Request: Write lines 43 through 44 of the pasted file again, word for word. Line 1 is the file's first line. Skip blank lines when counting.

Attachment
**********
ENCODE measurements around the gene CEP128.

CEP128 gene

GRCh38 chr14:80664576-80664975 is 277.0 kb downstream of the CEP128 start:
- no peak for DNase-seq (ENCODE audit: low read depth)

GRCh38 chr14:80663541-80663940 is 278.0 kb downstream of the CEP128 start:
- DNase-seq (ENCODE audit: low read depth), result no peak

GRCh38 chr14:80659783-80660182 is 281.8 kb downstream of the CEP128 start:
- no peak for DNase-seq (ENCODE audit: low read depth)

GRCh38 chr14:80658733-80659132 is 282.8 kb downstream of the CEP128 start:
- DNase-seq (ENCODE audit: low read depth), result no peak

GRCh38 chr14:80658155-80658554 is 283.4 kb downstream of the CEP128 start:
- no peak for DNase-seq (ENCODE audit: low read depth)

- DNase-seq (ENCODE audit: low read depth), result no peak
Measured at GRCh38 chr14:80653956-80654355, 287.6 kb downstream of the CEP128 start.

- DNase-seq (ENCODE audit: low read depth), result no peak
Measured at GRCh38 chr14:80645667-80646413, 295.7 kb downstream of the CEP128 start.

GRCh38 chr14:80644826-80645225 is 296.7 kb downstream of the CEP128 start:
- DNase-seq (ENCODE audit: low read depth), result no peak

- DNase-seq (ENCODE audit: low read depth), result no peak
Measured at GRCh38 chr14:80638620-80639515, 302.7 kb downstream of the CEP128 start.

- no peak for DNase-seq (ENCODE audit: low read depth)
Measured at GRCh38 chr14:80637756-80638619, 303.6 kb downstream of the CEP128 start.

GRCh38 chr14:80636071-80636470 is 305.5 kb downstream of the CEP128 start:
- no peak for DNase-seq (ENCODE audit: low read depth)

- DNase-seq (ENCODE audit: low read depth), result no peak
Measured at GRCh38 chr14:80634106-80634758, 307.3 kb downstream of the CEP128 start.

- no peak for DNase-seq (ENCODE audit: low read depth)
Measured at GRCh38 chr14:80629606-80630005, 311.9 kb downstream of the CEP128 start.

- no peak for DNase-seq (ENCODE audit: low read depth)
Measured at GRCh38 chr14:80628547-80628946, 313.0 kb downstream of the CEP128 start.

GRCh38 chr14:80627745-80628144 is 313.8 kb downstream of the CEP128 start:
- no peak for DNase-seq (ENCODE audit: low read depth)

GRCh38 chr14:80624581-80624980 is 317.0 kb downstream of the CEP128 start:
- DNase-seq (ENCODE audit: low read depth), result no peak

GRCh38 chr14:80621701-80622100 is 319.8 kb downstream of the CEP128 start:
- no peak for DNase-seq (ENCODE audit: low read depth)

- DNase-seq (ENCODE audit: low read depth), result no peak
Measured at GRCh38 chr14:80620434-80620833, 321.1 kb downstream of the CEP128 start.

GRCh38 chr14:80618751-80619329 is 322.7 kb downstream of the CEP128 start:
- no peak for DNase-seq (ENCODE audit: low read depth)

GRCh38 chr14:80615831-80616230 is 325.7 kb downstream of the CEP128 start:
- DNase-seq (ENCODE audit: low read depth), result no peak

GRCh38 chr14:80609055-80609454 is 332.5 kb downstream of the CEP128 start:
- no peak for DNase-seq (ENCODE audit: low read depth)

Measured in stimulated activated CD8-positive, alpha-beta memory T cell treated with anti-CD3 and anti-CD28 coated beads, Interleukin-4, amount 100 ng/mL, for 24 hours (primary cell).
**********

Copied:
GRCh38 chr14:80609055-80609454 is 332.5 kb downstream of the CEP128 start:
- no peak for DNase-seq (ENCODE audit: low read depth)